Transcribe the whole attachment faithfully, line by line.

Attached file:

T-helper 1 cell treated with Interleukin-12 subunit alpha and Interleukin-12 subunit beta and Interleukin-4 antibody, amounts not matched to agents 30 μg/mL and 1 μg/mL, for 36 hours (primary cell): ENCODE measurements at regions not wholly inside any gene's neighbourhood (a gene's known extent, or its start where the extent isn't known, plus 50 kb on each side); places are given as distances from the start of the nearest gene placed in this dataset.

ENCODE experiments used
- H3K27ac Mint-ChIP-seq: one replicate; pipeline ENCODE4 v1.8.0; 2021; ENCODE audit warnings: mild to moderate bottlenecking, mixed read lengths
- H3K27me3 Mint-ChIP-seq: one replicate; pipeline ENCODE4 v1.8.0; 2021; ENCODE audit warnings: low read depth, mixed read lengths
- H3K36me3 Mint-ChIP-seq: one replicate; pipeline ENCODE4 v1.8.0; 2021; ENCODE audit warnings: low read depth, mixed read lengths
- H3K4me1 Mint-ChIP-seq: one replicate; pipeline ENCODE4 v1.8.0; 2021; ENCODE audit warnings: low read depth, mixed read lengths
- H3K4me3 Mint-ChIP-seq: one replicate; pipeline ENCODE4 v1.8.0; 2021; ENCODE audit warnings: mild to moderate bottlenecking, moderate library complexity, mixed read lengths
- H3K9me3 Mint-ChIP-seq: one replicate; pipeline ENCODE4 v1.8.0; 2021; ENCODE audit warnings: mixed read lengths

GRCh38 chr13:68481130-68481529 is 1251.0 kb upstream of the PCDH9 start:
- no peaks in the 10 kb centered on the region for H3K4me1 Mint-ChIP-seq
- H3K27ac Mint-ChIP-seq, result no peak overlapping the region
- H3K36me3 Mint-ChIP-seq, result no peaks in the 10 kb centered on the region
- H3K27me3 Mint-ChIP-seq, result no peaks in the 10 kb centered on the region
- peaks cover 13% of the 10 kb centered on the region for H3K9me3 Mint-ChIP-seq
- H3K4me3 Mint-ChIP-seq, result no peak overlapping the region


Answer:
T-helper 1 cell treated with Interleukin-12 subunit alpha and Interleukin-12 subunit beta and Interleukin-4 antibody, amounts not matched to agents 30 μg/mL and 1 μg/mL, for 36 hours (primary cell): ENCODE measurements at regions not wholly inside any gene's neighbourhood (a gene's known extent, or its start where the extent isn't known, plus 50 kb on each side); places are given as distances from the start of the nearest gene placed in this dataset.

ENCODE experiments used
- H3K27ac Mint-ChIP-seq: one replicate; pipeline ENCODE4 v1.8.0; 2021; ENCODE audit warnings: mild to moderate bottlenecking, mixed read lengths
- H3K27me3 Mint-ChIP-seq: one replicate; pipeline ENCODE4 v1.8.0; 2021; ENCODE audit warnings: low read depth, mixed read lengths
- H3K36me3 Mint-ChIP-seq: one replicate; pipeline ENCODE4 v1.8.0; 2021; ENCODE audit warnings: low read depth, mixed read lengths
- H3K4me1 Mint-ChIP-seq: one replicate; pipeline ENCODE4 v1.8.0; 2021; ENCODE audit warnings: low read depth, mixed read lengths
- H3K4me3 Mint-ChIP-seq: one replicate; pipeline ENCODE4 v1.8.0; 2021; ENCODE audit warnings: mild to moderate bottlenecking, moderate library complexity, mixed read lengths
- H3K9me3 Mint-ChIP-seq: one replicate; pipeline ENCODE4 v1.8.0; 2021; ENCODE audit warnings: mixed read lengths

GRCh38 chr13:68481130-68481529 is 1251.0 kb upstream of the PCDH9 start:
- no peaks in the 10 kb centered on the region for H3K4me1 Mint-ChIP-seq
- H3K27ac Mint-ChIP-seq, result no peak overlapping the region
- H3K36me3 Mint-ChIP-seq, result no peaks in the 10 kb centered on the region
- H3K27me3 Mint-ChIP-seq, result no peaks in the 10 kb centered on the region
- peaks cover 13% of the 10 kb centered on the region for H3K9me3 Mint-ChIP-seq
- H3K4me3 Mint-ChIP-seq, result no peak overlapping the region